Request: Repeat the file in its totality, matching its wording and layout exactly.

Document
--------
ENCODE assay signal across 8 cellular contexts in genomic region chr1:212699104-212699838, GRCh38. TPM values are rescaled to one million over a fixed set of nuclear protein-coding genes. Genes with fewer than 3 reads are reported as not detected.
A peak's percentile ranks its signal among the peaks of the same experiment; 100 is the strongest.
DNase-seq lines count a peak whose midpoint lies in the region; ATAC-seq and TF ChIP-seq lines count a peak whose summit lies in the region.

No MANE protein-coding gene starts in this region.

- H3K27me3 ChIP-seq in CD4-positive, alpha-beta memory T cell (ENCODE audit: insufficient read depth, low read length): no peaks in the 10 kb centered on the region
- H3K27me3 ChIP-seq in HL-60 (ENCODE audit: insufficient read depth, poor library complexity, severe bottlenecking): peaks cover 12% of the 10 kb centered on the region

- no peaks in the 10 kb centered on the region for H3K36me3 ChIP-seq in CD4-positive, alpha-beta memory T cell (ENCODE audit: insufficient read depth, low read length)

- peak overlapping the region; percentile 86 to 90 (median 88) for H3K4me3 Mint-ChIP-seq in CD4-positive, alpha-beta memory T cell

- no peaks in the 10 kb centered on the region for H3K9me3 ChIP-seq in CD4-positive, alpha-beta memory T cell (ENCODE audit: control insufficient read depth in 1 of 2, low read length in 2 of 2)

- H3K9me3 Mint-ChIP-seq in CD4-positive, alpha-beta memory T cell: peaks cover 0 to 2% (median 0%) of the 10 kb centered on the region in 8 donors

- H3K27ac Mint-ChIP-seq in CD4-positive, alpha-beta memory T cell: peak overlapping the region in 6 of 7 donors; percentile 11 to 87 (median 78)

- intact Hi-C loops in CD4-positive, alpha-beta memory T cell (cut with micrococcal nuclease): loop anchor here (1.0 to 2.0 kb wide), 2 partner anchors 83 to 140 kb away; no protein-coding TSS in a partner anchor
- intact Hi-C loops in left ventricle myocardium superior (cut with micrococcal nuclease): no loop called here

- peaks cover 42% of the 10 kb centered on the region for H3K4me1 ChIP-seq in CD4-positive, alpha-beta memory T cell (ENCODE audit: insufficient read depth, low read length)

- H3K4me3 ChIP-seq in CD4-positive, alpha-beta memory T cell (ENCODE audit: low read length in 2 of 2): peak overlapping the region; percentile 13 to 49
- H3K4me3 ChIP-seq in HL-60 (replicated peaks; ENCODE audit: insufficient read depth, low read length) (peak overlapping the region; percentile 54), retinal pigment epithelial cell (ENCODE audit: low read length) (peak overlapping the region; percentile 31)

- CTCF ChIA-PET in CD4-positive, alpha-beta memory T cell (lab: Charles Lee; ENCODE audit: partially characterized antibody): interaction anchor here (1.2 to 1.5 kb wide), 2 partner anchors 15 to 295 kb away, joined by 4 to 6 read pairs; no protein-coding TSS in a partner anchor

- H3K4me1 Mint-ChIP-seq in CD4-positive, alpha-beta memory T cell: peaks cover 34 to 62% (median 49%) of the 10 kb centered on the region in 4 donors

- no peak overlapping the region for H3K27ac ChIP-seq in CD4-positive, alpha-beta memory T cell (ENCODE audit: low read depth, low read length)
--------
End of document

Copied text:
ENCODE assay signal across 8 cellular contexts in genomic region chr1:212699104-212699838, GRCh38. TPM values are rescaled to one million over a fixed set of nuclear protein-coding genes. Genes with fewer than 3 reads are reported as not detected.
A peak's percentile ranks its signal among the peaks of the same experiment; 100 is the strongest.
DNase-seq lines count a peak whose midpoint lies in the region; ATAC-seq and TF ChIP-seq lines count a peak whose summit lies in the region.

No MANE protein-coding gene starts in this region.

- H3K27me3 ChIP-seq in CD4-positive, alpha-beta memory T cell (ENCODE audit: insufficient read depth, low read length): no peaks in the 10 kb centered on the region
- H3K27me3 ChIP-seq in HL-60 (ENCODE audit: insufficient read depth, poor library complexity, severe bottlenecking): peaks cover 12% of the 10 kb centered on the region

- no peaks in the 10 kb centered on the region for H3K36me3 ChIP-seq in CD4-positive, alpha-beta memory T cell (ENCODE audit: insufficient read depth, low read length)

- peak overlapping the region; percentile 86 to 90 (median 88) for H3K4me3 Mint-ChIP-seq in CD4-positive, alpha-beta memory T cell

- no peaks in the 10 kb centered on the region for H3K9me3 ChIP-seq in CD4-positive, alpha-beta memory T cell (ENCODE audit: control insufficient read depth in 1 of 2, low read length in 2 of 2)

- H3K9me3 Mint-ChIP-seq in CD4-positive, alpha-beta memory T cell: peaks cover 0 to 2% (median 0%) of the 10 kb centered on the region in 8 donors

- H3K27ac Mint-ChIP-seq in CD4-positive, alpha-beta memory T cell: peak overlapping the region in 6 of 7 donors; percentile 11 to 87 (median 78)

- intact Hi-C loops in CD4-positive, alpha-beta memory T cell (cut with micrococcal nuclease): loop anchor here (1.0 to 2.0 kb wide), 2 partner anchors 83 to 140 kb away; no protein-coding TSS in a partner anchor
- intact Hi-C loops in left ventricle myocardium superior (cut with micrococcal nuclease): no loop called here

- peaks cover 42% of the 10 kb centered on the region for H3K4me1 ChIP-seq in CD4-positive, alpha-beta memory T cell (ENCODE audit: insufficient read depth, low read length)

- H3K4me3 ChIP-seq in CD4-positive, alpha-beta memory T cell (ENCODE audit: low read length in 2 of 2): peak overlapping the region; percentile 13 to 49
- H3K4me3 ChIP-seq in HL-60 (replicated peaks; ENCODE audit: insufficient read depth, low read length) (peak overlapping the region; percentile 54), retinal pigment epithelial cell (ENCODE audit: low read length) (peak overlapping the region; percentile 31)

- CTCF ChIA-PET in CD4-positive, alpha-beta memory T cell (lab: Charles Lee; ENCODE audit: partially characterized antibody): interaction anchor here (1.2 to 1.5 kb wide), 2 partner anchors 15 to 295 kb away, joined by 4 to 6 read pairs; no protein-coding TSS in a partner anchor

- H3K4me1 Mint-ChIP-seq in CD4-positive, alpha-beta memory T cell: peaks cover 34 to 62% (median 49%) of the 10 kb centered on the region in 4 donors

- no peak overlapping the region for H3K27ac ChIP-seq in CD4-positive, alpha-beta memory T cell (ENCODE audit: low read depth, low read length)